KO: Thanks to [our] competitors, the word "mirrorless" currently makes a bigger noise than ever. That is good news, because everybody, the consumers generally, are paying more attention to the camera industry, right? So that is a good thing. So Nikon, Sony, Canon, Fuji, Olympus, all the major players, they have all launched mirrorless cameras. Most general consumers may not understand about mirrorless vs SLR or vs compact, just that a camera is a camera. But [all the talk about mirrorless] makes noise, it means consumers are paying more attention to the camera industry than ever.

    Also, as a basic fact, thanks to the smartphone, the number and also the frequency of shots is tremendously higher, compared to more than ten years ago. Maybe 100 times or 1,000 times more. Because everybody, you know, they are all trying to shoot various lifestyle, food, travel photos, so on and so forth. So the variety of applications, and also the requirement [is expanding]. So that is why we're taking the full lineup strategy. So it's now the generation Y and Z [who are getting involved], also the bloggers and the webcasters and so on and so forth. So what kind of products, what kind of technology should we provide? That's why we're trying to bridge the gap between our technologies and the requirements.

    So in that sense, mirrorless is one of the new topics among users; you know, that is the good news, to stimulate demand of shooting stills or video, on both sides, that is the good news for us. So again and again, we're going to continuously invest and commit to developing the full range of the cameras from Canon. Also, as I mentioned yesterday, this is not the last model, as you are aware. [Ed. Note: Ogawa-san is referring here to comments he made the day before, that there will eventually be a complete line of full-frame mirrorless cameras.] So we are continuously innovating in this area, with new lenses and cameras - but please don't get me wrong, the DSLR area is also where we're going to commit.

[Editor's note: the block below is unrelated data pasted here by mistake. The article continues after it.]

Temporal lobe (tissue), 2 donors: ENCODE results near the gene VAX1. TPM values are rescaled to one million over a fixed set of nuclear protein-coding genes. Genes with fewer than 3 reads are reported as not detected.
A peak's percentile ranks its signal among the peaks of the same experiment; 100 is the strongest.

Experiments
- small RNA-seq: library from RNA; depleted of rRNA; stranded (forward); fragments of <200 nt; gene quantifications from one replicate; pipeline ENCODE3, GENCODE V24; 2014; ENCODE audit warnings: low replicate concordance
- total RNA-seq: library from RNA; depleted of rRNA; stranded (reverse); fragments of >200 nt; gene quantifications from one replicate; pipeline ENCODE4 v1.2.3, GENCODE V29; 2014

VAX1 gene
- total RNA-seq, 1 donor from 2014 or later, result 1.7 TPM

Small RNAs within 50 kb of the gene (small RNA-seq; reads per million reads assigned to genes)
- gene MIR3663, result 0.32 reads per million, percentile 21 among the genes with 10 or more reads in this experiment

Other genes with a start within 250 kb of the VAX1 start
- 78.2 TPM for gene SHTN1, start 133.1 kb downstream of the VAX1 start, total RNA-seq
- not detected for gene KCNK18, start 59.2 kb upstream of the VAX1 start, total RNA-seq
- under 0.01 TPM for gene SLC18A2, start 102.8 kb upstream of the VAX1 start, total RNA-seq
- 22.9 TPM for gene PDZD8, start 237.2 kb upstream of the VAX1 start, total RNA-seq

• Interview with Sigma

    Do you have any predictions for the proportion of your lenses that you expect to sell in mirrorless mounts versus DSLR mounts, in the future?

    Within three or four years I expect our mirrorless mount lens sales to be much bigger than for DSLR. Maybe 70% to 30%.

    What is your opinion of Canon and Nikon’s new lenses for the RF and Z mounts?

    I’ve been very impressed by Canon’s new lenses for RF. The 50mm F1.2 and 28-70mm F2. Very impressed - and a little jealous! They’re possible due to the wide diameter and short flange back. Otherwise such lenses would be very difficult or impossible. Having the larger elements at the rear of the optical system makes it easier to achieve good performance at large apertures.

  • Interview with Sony

    What is your long-term strategy for APS-C and will we ever see another NEX-7 equivalent camera with dual dials?

    We have to get customer feedback. The dual dial on the NEX-7, some customers appreciated it, but some customers didn’t. The APS-C market is very important for us, so we will create new models in the APS-C market, but we need to ask customers what kind of models they want.

    Do you think APS-C could be a professional format for Sony in the future?

    Professionals have many cameras. Of course, full-frame is usually their main camera, but for a long time, they’ve also used APS-C as their second camera, so of course, APS-C cameras for professional use must exist.

  • Interview with Canon engineers

    "In relation to the optical system, we gave consideration to focus breathing*, and also aperture control: you can change the aperture in 1/8th stops," says Kato. "also the Nano USM, it's very quiet and quick: the first time in an L lens."

  • Interview with Fujifilm

    Do you see many of your users upgrading from X to GFX?

    Not quite yet. Because they’re totally different systems. We started creating our legacy based on the X100. Usability, colors [etc.] and I hope that in near future more X Series customers will step up to GFX.

    Can you describe the thinking behind the creation of the 50R?

    Shortly after we introduced the 50S we started receiving requests from customers, who remembered the old medium format film cameras. Immediately after we released the 50S they were asking ‘when is a rangefinder style 50S coming?.

    Is this a camera you expect to be used more like a field camera? Like the old rangefinders?

    Yes. All controls must be reachable with one hand, that was our concept for usability. We wanted the camera to be more suited to street, reportage and portrait photography.